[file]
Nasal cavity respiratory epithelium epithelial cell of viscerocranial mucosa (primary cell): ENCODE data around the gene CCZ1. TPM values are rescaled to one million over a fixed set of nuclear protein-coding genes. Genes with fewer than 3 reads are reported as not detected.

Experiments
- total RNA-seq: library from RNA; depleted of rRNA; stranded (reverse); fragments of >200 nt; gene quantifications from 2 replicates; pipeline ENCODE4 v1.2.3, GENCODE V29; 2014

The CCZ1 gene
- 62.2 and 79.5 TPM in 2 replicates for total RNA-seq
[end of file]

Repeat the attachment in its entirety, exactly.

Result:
Nasal cavity respiratory epithelium epithelial cell of viscerocranial mucosa (primary cell): ENCODE data around the gene CCZ1. TPM values are rescaled to one million over a fixed set of nuclear protein-coding genes. Genes with fewer than 3 reads are reported as not detected.

Experiments
- total RNA-seq: library from RNA; depleted of rRNA; stranded (reverse); fragments of >200 nt; gene quantifications from 2 replicates; pipeline ENCODE4 v1.2.3, GENCODE V29; 2014

The CCZ1 gene
- 62.2 and 79.5 TPM in 2 replicates for total RNA-seq